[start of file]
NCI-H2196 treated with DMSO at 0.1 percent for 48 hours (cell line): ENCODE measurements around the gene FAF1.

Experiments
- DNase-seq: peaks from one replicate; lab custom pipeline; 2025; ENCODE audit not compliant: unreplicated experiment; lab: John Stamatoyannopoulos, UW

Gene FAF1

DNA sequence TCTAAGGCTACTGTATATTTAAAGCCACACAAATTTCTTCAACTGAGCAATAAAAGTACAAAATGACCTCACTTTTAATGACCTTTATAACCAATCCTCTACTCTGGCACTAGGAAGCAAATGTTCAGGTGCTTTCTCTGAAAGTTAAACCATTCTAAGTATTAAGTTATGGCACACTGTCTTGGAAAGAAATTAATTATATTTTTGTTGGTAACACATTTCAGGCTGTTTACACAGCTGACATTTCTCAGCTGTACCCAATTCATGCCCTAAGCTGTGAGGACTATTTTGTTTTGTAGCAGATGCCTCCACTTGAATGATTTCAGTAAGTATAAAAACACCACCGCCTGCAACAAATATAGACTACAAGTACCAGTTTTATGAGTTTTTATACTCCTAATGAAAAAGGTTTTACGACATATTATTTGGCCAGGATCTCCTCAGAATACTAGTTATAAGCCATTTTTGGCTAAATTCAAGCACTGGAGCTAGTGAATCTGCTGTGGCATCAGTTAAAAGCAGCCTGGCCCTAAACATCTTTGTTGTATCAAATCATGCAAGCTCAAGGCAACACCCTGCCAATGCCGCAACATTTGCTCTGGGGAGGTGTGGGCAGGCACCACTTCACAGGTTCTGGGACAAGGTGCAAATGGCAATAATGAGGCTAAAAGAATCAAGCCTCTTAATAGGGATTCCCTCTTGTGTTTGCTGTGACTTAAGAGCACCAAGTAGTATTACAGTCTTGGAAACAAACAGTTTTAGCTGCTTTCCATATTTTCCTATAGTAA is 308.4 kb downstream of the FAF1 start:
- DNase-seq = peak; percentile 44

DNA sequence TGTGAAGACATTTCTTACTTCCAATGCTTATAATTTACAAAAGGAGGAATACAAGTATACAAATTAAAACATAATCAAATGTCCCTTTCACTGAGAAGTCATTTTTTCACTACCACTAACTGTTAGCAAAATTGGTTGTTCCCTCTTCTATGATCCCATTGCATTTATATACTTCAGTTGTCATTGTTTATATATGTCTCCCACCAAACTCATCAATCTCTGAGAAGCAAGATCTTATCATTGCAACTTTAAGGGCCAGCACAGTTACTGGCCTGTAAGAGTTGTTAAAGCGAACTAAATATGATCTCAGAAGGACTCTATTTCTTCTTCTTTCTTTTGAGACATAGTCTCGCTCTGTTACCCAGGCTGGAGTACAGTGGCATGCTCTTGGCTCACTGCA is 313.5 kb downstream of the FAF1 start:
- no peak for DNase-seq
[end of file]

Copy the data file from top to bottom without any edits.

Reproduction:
NCI-H2196 treated with DMSO at 0.1 percent for 48 hours (cell line): ENCODE measurements around the gene FAF1.

Experiments
- DNase-seq: peaks from one replicate; lab custom pipeline; 2025; ENCODE audit not compliant: unreplicated experiment; lab: John Stamatoyannopoulos, UW

Gene FAF1

DNA sequence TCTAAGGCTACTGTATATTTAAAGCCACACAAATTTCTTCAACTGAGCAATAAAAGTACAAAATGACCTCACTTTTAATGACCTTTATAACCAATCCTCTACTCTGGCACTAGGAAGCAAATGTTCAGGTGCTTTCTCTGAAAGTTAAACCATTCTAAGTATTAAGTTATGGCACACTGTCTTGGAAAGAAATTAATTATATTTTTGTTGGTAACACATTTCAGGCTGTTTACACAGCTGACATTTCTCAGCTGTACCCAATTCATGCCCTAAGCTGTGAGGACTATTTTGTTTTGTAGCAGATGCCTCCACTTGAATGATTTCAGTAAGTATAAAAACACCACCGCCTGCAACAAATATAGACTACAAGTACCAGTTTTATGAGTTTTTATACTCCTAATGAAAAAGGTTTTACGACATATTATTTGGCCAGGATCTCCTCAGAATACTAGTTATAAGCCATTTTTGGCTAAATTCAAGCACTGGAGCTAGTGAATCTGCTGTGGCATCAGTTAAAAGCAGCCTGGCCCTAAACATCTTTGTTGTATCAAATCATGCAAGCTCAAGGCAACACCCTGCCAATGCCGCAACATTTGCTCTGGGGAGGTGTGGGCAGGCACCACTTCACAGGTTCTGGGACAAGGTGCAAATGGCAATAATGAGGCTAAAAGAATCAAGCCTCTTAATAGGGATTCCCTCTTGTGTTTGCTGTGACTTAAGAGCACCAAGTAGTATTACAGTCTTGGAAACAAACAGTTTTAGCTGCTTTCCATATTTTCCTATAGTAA is 308.4 kb downstream of the FAF1 start:
- DNase-seq = peak; percentile 44

DNA sequence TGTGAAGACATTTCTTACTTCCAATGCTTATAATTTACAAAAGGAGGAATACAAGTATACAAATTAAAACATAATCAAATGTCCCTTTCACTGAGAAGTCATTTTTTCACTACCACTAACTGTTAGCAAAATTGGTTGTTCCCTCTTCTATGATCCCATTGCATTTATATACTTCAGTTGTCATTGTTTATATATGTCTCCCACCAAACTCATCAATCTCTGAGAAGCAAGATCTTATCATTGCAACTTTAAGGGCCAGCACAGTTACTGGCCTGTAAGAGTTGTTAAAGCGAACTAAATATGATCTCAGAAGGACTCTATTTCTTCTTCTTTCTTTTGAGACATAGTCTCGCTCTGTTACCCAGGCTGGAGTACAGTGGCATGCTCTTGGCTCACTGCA is 313.5 kb downstream of the FAF1 start:
- no peak for DNase-seq